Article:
Friday, February 22, 2013

Morning Market Analysis; Is A Bigger Sell-off In the Cards?

Today, I wanted to take a somewhat different angle on the morning analysis by tying together a few threads. 

1.) As NDD has pointed out a few times, we're closer to the next recession largely as a function of time.  The expansion started in June 2009 and has been incredibly weak.  It won't take much to tip us into recession right now -- although I don't think we're currently in a recession.

2.) With the exception of China, the rest of the world is limping along.  The latest readings from the EU were terrible.  And we're starting to see the effect of the payroll tax increase and will see the sequester hit next week.  In short, the macro environment is just not that exciting.

3.) The latest Fed minutes show the Fed is concerned with the effects of QE.  As the Money Supply blog noted, most of the discussion at the January meeting was from non-voting members.  But the tone of the minutes indicates there are some serious questions being asked about the programs efficacy and costs.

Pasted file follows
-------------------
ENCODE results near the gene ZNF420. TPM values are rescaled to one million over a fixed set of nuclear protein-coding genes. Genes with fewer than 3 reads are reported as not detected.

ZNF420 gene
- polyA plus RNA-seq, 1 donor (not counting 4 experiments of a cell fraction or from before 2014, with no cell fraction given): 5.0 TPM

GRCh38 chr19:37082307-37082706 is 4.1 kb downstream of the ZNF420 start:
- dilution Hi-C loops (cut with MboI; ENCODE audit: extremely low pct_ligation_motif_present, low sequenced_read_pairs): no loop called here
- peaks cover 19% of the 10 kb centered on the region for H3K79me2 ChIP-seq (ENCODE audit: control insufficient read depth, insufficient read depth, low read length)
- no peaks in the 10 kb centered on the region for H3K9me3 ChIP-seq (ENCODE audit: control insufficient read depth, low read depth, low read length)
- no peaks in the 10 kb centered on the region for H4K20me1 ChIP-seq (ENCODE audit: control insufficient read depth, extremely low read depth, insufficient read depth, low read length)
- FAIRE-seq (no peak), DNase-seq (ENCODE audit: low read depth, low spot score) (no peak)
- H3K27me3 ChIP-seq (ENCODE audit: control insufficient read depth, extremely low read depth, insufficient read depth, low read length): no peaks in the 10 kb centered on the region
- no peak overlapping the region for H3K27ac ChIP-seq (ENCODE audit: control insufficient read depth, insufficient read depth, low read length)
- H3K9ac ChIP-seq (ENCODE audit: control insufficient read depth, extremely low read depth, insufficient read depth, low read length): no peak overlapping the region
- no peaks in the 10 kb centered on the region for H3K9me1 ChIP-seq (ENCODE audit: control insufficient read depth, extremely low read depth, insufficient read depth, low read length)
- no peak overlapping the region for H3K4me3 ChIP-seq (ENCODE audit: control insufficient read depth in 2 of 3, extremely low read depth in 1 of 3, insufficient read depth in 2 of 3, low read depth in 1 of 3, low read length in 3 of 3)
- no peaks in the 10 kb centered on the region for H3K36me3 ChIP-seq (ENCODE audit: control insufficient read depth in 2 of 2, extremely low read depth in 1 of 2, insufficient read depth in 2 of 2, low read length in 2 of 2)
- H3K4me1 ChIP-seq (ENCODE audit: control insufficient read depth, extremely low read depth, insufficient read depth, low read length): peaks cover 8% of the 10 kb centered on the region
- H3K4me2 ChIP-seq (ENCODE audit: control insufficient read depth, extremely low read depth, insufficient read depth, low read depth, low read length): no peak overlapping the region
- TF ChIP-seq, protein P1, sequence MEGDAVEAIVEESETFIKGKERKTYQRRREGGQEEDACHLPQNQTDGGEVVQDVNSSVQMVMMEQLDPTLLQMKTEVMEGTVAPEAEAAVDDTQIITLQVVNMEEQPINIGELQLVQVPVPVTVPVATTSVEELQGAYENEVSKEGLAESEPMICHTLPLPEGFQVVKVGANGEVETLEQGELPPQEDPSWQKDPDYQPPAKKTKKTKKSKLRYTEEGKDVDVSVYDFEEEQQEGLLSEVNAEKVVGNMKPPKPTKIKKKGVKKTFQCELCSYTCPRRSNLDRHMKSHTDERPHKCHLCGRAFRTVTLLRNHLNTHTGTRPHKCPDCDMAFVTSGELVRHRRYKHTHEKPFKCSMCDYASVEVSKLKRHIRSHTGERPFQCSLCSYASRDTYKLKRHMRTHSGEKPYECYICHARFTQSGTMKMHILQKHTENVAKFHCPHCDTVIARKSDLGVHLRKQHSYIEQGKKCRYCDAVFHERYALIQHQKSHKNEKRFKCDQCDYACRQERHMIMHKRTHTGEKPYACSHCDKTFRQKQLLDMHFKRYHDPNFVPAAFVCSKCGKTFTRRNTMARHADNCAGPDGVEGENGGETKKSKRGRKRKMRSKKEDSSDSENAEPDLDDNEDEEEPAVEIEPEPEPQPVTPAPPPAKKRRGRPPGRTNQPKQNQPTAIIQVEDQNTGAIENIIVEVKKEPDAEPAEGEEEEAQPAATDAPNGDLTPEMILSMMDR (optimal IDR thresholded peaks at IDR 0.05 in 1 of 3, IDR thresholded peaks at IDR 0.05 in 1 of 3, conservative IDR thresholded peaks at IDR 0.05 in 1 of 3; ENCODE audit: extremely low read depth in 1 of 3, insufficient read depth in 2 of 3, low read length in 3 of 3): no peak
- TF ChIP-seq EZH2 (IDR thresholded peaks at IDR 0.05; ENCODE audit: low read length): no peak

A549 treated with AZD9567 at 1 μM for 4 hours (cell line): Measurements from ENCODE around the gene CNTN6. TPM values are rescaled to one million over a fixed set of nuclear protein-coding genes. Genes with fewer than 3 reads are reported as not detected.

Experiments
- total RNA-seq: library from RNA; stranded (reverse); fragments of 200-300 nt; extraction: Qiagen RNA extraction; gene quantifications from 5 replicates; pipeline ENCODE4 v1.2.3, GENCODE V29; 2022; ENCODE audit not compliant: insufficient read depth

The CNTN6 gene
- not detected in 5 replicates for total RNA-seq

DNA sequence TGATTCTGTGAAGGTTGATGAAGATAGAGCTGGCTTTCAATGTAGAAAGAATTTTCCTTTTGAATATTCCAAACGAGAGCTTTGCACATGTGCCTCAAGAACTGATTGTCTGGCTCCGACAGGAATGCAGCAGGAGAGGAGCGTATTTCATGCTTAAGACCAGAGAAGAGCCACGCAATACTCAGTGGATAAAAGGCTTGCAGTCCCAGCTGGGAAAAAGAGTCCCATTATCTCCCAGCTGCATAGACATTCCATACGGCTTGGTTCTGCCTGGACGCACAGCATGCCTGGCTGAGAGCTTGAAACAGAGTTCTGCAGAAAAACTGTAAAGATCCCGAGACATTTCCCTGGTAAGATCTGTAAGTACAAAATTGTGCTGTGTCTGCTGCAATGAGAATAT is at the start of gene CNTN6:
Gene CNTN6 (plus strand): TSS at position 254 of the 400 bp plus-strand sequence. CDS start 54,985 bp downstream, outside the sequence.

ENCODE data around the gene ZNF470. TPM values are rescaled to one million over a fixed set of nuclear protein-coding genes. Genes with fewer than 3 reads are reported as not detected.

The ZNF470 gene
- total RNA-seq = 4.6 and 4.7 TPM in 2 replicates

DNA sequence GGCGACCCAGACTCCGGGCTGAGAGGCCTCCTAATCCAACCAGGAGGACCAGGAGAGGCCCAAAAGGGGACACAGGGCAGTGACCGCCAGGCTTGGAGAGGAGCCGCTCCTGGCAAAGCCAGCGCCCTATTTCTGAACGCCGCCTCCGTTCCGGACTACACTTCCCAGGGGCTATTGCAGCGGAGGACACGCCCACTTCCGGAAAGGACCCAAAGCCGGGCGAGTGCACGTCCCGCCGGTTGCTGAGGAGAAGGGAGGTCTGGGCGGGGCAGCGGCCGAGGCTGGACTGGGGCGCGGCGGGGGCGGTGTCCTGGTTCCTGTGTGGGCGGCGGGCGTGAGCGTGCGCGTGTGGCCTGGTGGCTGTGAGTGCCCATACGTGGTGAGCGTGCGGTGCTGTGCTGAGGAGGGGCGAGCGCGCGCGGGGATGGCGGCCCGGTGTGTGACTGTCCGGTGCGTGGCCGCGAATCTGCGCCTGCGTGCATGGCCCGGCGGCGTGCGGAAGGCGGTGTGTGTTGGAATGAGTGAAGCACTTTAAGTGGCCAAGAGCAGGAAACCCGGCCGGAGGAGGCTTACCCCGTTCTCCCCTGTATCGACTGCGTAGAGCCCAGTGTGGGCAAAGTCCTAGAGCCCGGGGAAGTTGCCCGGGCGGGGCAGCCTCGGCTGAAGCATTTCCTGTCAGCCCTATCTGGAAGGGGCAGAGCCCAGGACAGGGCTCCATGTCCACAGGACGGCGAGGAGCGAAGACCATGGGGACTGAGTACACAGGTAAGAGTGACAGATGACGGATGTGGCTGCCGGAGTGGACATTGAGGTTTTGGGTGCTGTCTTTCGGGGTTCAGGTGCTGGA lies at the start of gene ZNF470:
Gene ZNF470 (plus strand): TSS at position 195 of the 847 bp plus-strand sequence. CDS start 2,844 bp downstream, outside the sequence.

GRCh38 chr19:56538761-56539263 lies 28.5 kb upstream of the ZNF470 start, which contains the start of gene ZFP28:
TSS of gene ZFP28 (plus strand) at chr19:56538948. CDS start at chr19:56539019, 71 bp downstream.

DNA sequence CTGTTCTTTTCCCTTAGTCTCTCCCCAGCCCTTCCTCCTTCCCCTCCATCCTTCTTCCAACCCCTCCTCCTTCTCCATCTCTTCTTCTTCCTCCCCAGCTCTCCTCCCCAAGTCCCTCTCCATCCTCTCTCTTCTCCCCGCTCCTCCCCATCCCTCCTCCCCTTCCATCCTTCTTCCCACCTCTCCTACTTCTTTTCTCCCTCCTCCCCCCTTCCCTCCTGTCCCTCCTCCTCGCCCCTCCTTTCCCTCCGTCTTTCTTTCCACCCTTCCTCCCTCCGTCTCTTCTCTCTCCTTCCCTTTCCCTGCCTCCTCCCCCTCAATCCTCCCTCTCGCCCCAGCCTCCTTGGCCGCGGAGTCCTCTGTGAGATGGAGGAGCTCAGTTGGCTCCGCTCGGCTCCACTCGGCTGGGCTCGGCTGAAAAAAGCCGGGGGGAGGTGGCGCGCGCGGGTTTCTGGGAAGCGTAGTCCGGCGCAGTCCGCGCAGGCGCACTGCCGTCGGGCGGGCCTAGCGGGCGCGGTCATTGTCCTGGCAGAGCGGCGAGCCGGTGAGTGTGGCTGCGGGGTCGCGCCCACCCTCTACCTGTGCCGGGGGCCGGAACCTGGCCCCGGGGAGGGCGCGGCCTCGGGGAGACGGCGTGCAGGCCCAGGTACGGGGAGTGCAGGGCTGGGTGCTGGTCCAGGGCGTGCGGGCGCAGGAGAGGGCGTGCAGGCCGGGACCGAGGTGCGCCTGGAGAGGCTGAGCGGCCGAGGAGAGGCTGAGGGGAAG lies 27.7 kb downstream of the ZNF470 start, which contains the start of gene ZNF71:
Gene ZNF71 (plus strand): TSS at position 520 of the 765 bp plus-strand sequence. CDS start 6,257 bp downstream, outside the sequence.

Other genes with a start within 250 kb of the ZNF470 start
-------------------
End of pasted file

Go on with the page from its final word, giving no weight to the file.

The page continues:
4.) The general consensus is that we'll see a mild sell-off.  And that should worry us:

Everyday I speak with investors from all walks of life: hedge fund managers, stock brokers, retail investors, high net-worths, buddies both in and out of the industry, etc. There seems to be this ongoing consensus that the inevitable stock market pullback is going to be just that, a pullback. In fact, everyone is sure of it.
From an investment psychology perspective, this worries me. Remember, when everyone is so sure of something, it typically pays to at least consider the alternative. What if this is not just a pullback?


So do we short everything and not cover until S&Ps are down 40%? No. But I do think it’s worth pointing out that the consensus seems to be that this will be a shallow pullback. We’re at least considering the possibility that it isn’t. There’s no harm in that. The foul would be not to.

5.) The latest rally is pretty close to over.  The SPYs have broken trend,

As have the IWMs.

 The DIAs are now moving sideways

 The QQQs never really got started,

 So -- let's tie this into the bigger cycle:

The charts above are from ETF Corner.  They are hypothetical.  However, given the underlying fundamentals, they are hardly out-of-the-norm.